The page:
TikTok offers a lukewarm caution against the milk crate challenge
Plus: The suicide squad backs down (for now) and the face mask I’m counting on to make me look less tired than I’ll feel after a long flight later this week.
The news cycle is teeming with a lot of tech updates that have political and creator implications that I’ll share in a moment. But first, a quick bit of breaking news: Former NFL player Herschel Walker is running for the US Senate against Georgia Sen. Raphael Warnock, one of the two senators who delivered Democrats the majority in a January runoff election.
His candidacy is proof that Republicans would still rather rely on outsiders to fight culture wars than put forward serious aspirants with policy ideas that are worth debating. Greg Bluestein at The Atlanta Journal-Constitution was the first to report the news. A spokesperson for Sen. Warnock did not respond to a request from The Supercreator for comment.
Walker was encouraged to run by Donald T**** but has a checkered past that will likely be the source of Democratic attacks during the midterm campaign next year. He’s also father to Christian Walker, a Gen Z anti-Black conservative known for his OTT TikTok videos. (If you’re unfamiliar, New York magazine published a puff piece on the 21-year-old in March.)
In TikTok news, the company announced a partnership with the e-commerce app Shopify that enables selected merchants to add a shopping tab to their profiles and link to products within TikTok. (Shopify said it expected the feature to be available to all merchants this fall, according to Erin Woo at The New York Times.) The partnership follows in Facebook and Instagram’s footsteps as apps jostle for supremacy in a space known as “social commerce.”
TikTok also just launched a new creative toolset called TikTok Effect Studio, which will allow its own community to build augmented reality effects for the app. The company told Sarah Perez at TechCrunch that Effect Studio is an experiment and is currently in private beta testing. But if the platform launches, it’s expected to compete with Facebook and Snap, which have made deep investments in AR experiences.
And finally, I’m sure you’ve seen or heard about the milk crate challenge. If not, here’s a quick description from Fast Company’s Connie Lin of the madness:
This involves stacking empty crates into a rickety, makeshift staircase and attempting to traverse it without greeting the floor with your face. The task seems simple enough, but many tries somehow end with the structure toppling over like Jenga with the challenger in mid-crossing.
Well, TikTok wants you to know it doesn’t endorse the dangerous trend even though the trend has collected 15 million views, is easily discoverable via a quick search and people have literally broken bones for what I’m not quite sure: “TikTok prohibits content that promotes or glorifies dangerous acts, and we remove videos and redirect searches to our Community Guidelines to discourage such content,” the company said in a statement to Lin. “We encourage everyone to exercise caution in their behavior whether online or off.” Alrighty then.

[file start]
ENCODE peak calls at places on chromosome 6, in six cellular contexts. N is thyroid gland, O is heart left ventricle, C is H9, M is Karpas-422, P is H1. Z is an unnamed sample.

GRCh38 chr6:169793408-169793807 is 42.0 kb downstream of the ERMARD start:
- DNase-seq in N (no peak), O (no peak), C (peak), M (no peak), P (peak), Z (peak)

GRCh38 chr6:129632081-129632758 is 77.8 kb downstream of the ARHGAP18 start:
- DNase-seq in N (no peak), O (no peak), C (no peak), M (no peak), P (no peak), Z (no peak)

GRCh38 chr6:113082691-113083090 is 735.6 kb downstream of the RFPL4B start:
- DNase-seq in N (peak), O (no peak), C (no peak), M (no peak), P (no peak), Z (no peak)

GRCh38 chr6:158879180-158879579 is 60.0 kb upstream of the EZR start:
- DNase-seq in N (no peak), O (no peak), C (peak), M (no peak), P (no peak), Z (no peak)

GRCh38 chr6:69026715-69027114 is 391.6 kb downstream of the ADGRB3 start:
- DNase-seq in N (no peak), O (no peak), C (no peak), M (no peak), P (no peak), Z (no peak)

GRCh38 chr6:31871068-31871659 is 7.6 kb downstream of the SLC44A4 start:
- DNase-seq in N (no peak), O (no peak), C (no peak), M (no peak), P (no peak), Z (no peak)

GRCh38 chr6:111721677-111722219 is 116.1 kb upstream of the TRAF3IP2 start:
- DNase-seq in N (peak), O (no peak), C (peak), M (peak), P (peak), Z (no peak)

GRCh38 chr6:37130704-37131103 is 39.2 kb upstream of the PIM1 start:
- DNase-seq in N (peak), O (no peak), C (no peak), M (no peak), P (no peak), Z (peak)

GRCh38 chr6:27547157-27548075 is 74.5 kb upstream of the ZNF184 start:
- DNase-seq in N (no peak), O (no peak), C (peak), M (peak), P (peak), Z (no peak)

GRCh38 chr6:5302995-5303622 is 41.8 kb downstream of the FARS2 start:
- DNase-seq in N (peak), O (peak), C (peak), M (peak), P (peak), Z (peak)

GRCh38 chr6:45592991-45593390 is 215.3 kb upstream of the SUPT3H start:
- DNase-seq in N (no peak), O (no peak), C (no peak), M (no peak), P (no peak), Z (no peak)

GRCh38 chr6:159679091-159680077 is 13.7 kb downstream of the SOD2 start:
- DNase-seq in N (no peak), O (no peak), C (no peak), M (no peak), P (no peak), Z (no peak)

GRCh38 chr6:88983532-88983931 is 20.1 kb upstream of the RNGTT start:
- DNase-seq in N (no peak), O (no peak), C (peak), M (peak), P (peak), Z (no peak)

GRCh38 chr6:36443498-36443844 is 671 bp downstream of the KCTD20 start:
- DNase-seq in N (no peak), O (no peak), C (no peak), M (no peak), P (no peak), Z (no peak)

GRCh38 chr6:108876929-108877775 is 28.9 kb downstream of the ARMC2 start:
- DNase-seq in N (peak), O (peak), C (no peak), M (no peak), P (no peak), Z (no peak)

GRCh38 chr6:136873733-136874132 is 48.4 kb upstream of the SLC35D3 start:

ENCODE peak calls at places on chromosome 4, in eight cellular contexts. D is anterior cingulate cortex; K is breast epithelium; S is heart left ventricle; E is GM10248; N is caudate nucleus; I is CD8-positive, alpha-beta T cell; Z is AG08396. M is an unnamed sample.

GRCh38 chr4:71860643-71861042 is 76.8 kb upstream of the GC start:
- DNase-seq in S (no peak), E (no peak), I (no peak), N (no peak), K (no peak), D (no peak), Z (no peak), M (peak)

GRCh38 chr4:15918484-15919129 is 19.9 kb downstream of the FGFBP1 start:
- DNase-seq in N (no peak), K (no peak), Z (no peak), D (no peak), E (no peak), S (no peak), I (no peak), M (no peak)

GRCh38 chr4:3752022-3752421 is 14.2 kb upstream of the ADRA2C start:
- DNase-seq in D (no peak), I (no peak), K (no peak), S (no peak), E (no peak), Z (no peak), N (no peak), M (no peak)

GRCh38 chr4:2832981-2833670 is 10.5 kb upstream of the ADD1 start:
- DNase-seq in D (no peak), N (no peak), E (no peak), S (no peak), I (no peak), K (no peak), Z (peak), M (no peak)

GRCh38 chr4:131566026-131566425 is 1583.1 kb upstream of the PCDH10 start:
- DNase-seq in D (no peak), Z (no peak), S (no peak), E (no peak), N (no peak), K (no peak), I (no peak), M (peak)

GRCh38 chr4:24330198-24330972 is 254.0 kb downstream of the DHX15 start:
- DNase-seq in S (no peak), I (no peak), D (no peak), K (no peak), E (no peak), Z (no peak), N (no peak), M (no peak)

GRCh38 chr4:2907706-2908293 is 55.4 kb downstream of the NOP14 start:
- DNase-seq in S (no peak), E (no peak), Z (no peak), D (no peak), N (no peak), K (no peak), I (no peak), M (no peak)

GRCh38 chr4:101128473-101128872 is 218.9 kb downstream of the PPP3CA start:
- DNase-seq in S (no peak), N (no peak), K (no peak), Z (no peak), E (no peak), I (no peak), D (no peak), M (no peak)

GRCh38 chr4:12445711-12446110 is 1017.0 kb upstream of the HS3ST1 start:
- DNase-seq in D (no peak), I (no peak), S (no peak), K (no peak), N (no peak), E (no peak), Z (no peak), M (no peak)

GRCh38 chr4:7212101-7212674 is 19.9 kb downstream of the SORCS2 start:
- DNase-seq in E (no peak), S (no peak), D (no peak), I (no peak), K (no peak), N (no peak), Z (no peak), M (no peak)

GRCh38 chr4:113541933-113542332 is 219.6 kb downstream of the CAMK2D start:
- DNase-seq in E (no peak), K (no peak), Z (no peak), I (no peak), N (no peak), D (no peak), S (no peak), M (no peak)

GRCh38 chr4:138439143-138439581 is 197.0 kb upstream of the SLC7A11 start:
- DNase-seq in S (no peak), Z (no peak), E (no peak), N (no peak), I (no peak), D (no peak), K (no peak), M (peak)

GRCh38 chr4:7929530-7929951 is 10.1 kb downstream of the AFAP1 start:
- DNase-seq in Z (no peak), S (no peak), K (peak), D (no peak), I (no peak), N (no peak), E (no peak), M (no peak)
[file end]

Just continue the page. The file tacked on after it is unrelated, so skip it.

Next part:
A few other tech tidbits:
Instagram is retiring the swipe-up feature that allows people to visit external webpages by, well, swiping up on their device. Instead, the app is introducing “link stickers” that enable people to tap in stories to go to external sites.
Spotify announced that US-based podcasters can use its podcasting app Anchor to sell subscriptions for exclusive episodes. The best part: Podcasters will be able to download the email addresses of paid subscribers who opt in to establish an independent connection with them and take their list with them if they choose to leave Anchor.
Google is personalizing the ratings and reviews Android users see in the Play Store by country and device (tablet, Chromebook, wearables, etc.) to make the information more valuable. The first updates are expected in November.
The CEOs of Apple, Microsoft and Amazon are meeting with President Joe Biden tomorrow to discuss how private companies can improve cybersecurity after an increase in ransomware and online attacks over the past year. Bloomberg’s Rebecca Kern had the story first.
Last weekend, Texas’s Republican Lt. Gov. Dan Patrick said Black people were the “biggest group” of unvaccinated Americans:
It’s up to the Democrats, just as it’s up to the Republicans, to try to get as many people vaccinated, but we respect the fact that if people don’t want the vaccination, we’re not gonna force it on them. That’s their individual right. But in terms of criticizing the Republicans for this, we’re encouraging people to take it, but they’re doing nothing for the African American community that has a significant high number of unvaccinated people, so they need to address that.”
So, here’s the deal. It’s true Black Texans are vaccinated at lower rates than whites and Latinos, but a new poll from NBC News confirms that at 76 percent, Black American adults represent the most vaccinated demographic in the country. (71 percent of Latino adults say they’ve been vaccinated along with 66 percent of white adults.)
Staying in the south, Alabama currently has the lowest vaccination rate in the country. So CNN sent a reporter to the state to talk to unvaccinated residents. And, well, see for yourself:
I’ve never been more proud to be a “sheep.” 🙄
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Yesterday, I reported that House Democrats were scheduled to vote on advancing the budget resolution for President Biden’s jobs and families plans and a voting rights bill that would restore several provisions protections that were removed via a 2013 Supreme Court decision. But it didn’t happen because the suicide squad, a group of now-10 conservative Democrats, withheld their votes because they disagree with Speaker Nancy Pelosi’s strategy of holding a bipartisan infrastructure deal until the budget is completed.